“There’s also an idea that there’s market risk from inaccessible content. There are regulations that say you have to provide accessibility in certain places. A good example is Section 508, which says that the government must buy the most accessible product to fit their needs. The FCC has its own accessibility guidelines for broadcast content, as do the DoT, airlines and health care.
“What we’re seeing in the private space is third party vendors having the inability to participate in procurement cycles. If you sell to industries that are high risk, such as retail, and you sell something on a retailer’s website that’s inaccessible, it will cause a problem. We’re also seeing a trend where they’re pushing out RFPs and saying, ‘You have to fix this.
“It’s an international thing, too. Regulations say that something must be accessible and the standards say how you should do it. There’s an international standard for websites. There are three levels of it – they build off each other. I haven’t seen anybody strive for the AAA level, since it requires a lot of resources.”
Why people should care: user benefits
Diehl noted: “27% of adults in the US have a disability that inhibits their daily function. One of the questions I get is, how is that number so high? It’s so high because it doesn’t just cover severe disabilities, such as deafness or blindness. It covers things like: limited sight, hard of hearing, cognitive disabilities like ADHD, and so forth.
“That percentage will only go up as the population gets older overall. I often ask audiences how many of them have increased text size on their laptop screen. That’s a good example of digital accessibility.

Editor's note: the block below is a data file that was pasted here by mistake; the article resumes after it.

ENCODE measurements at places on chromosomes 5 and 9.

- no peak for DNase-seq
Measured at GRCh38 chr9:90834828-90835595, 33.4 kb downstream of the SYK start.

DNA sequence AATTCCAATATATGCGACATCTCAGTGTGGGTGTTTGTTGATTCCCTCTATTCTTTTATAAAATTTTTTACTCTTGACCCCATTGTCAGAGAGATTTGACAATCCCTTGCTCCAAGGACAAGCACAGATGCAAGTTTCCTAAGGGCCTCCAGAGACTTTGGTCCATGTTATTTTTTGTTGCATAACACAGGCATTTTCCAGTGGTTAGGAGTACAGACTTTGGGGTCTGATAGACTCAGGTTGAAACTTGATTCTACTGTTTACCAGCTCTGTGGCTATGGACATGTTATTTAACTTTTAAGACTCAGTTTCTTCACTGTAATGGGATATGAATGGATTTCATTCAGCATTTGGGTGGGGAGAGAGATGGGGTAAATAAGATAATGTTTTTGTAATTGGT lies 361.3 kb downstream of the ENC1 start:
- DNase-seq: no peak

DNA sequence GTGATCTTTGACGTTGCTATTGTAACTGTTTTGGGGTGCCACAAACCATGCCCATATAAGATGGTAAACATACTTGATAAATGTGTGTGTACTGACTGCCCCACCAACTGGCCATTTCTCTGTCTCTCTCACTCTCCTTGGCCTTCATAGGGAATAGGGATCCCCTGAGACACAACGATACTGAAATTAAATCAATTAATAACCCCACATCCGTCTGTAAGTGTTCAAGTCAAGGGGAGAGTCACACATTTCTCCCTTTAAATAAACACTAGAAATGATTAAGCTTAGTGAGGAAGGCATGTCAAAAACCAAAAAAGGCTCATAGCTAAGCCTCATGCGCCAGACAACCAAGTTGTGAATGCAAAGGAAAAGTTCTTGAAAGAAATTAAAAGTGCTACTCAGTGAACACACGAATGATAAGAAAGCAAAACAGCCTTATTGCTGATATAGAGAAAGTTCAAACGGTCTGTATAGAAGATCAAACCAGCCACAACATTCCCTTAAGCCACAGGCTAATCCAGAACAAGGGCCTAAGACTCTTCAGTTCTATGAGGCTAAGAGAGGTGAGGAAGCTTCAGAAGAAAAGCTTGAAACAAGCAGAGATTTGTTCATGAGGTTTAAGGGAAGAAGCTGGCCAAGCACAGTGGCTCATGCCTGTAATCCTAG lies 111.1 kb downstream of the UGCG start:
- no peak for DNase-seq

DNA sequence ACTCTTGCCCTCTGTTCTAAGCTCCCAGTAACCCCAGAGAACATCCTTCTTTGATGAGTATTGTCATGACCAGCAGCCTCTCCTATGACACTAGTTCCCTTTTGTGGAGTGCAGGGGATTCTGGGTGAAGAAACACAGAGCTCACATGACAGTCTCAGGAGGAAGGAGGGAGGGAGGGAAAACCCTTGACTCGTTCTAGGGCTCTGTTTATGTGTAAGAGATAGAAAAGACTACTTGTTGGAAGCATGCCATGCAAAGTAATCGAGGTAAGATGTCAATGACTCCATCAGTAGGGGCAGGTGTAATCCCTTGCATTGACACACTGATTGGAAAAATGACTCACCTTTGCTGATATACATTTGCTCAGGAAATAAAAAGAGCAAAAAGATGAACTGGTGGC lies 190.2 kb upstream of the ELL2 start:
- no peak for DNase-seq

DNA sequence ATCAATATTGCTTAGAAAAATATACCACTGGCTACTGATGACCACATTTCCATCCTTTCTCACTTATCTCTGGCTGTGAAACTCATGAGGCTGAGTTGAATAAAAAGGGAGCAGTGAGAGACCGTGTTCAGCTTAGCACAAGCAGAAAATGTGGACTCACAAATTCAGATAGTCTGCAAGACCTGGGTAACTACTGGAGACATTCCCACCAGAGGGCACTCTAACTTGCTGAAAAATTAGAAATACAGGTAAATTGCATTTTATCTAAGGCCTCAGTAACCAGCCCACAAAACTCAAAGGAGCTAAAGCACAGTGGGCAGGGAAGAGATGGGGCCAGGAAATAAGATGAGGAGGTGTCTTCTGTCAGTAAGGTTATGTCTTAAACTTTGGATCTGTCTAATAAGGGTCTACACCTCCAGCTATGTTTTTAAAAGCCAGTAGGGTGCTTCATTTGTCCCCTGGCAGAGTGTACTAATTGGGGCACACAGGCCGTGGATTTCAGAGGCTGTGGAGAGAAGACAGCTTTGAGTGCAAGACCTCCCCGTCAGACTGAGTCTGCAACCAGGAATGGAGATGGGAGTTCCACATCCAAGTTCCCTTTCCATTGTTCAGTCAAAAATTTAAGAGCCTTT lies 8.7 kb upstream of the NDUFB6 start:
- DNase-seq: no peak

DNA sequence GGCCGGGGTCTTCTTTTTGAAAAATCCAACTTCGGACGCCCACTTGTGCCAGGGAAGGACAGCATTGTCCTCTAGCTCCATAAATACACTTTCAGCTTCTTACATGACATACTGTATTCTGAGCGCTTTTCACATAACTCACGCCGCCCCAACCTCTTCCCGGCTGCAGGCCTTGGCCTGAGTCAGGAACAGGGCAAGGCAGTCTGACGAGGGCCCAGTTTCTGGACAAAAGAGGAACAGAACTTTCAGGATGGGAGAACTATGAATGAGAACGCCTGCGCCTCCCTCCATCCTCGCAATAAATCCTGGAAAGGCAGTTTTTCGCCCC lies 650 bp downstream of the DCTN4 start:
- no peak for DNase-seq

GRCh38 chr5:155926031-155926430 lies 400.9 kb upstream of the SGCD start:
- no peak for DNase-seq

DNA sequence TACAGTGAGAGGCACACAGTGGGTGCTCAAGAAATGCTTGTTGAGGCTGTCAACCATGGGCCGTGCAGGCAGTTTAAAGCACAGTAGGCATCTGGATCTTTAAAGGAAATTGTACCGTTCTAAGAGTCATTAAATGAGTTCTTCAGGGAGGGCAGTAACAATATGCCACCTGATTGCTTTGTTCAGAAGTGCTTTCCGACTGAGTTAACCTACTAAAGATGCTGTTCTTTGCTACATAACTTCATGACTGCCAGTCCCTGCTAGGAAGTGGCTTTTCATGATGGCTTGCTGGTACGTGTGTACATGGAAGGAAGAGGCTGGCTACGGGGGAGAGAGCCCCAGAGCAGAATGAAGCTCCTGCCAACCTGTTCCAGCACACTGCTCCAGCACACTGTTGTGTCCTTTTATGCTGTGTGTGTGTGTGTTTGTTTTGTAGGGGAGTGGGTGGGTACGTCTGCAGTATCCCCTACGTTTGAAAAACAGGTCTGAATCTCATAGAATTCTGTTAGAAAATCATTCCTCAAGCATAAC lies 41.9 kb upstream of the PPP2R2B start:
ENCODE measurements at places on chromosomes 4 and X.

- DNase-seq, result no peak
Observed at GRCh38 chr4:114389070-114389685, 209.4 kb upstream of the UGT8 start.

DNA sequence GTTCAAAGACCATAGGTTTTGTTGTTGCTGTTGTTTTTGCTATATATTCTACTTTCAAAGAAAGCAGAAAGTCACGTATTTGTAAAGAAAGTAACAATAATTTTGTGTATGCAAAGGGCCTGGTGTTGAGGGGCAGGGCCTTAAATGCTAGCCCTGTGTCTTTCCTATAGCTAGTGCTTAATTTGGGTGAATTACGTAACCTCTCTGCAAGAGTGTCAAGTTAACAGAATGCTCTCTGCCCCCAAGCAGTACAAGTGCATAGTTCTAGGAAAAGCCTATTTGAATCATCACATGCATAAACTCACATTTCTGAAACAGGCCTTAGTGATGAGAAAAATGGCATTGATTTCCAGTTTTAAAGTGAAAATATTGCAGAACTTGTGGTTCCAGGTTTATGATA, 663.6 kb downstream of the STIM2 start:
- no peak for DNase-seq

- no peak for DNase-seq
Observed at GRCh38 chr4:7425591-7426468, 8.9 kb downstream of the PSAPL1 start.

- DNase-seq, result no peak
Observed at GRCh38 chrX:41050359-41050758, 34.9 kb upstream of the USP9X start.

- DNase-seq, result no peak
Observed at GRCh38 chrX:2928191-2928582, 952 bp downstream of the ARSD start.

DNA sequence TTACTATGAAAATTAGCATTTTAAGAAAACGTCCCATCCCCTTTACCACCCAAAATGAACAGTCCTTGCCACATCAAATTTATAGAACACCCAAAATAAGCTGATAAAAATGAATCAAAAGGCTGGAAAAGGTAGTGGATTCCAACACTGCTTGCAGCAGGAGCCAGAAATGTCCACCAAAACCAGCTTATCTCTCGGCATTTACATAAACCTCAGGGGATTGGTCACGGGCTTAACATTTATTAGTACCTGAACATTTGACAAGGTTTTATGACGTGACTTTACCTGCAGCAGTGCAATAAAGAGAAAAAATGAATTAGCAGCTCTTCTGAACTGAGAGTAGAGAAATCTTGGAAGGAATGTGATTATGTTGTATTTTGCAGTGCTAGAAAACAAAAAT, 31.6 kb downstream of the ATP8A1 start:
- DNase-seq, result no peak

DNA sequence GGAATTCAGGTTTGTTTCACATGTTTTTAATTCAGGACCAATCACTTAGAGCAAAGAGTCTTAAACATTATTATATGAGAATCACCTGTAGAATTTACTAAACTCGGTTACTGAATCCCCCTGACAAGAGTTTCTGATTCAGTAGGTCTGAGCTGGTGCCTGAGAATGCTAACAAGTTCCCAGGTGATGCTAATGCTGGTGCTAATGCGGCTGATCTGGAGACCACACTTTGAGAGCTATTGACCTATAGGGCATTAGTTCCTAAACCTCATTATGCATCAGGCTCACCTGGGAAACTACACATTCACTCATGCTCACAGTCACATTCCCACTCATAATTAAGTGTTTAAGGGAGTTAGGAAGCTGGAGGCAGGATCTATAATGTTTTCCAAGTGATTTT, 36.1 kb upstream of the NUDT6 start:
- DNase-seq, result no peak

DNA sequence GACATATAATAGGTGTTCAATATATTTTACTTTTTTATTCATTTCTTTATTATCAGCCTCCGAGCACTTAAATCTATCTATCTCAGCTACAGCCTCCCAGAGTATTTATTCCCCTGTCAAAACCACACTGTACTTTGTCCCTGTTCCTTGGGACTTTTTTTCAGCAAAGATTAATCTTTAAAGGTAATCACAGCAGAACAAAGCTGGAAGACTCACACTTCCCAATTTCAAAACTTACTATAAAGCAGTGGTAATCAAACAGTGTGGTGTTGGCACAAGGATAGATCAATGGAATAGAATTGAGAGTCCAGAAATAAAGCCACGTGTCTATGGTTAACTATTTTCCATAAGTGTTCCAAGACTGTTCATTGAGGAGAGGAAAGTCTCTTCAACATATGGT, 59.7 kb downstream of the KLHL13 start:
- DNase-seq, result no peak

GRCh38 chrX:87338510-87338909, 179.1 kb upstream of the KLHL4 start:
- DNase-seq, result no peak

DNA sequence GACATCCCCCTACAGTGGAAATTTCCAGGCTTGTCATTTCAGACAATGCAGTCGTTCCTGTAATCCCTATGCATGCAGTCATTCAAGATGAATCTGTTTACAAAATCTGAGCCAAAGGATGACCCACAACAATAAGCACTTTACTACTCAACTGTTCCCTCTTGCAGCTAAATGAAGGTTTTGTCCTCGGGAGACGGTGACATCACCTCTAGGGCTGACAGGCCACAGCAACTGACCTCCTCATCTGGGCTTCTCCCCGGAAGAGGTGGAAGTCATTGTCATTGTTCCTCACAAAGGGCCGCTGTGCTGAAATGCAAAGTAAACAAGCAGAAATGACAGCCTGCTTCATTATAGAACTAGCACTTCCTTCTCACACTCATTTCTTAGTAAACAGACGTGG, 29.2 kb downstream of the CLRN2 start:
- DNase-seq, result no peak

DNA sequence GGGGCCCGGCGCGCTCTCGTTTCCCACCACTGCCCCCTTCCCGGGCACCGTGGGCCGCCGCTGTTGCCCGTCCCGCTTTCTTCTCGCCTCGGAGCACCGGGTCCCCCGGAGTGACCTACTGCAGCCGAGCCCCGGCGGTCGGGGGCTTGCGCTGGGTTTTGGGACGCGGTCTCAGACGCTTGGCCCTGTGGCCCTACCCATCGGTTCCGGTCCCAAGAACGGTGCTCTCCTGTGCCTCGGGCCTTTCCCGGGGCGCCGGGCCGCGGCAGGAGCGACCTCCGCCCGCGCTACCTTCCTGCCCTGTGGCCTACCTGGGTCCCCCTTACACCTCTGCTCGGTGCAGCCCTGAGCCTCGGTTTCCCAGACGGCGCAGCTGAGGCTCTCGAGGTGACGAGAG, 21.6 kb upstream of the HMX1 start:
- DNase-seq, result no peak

“When I got into this space, there was this idea that companies were losing revenue if they didn’t address accessibility, but there wasn’t a lot of data around that. A recent study showed that 71% of disabled people will click away from your website if it doesn’t accommodate them, which is pretty significant. We’re also seeing that 93% of them don’t call a number for help with a website if it’s provided.
“The problems encountered by disabled people were covered in the survey too. They included crowded pages, poor legibility, poor link information, distracting images, and so forth. Good accessibility tends to be good usability for everyone.”
Diehl then asked: “So how do you do this? There are two paths people tend to take. The cheaper way to do it is to incorporate accessibility practices early in the design process and do plenty of testing along the way.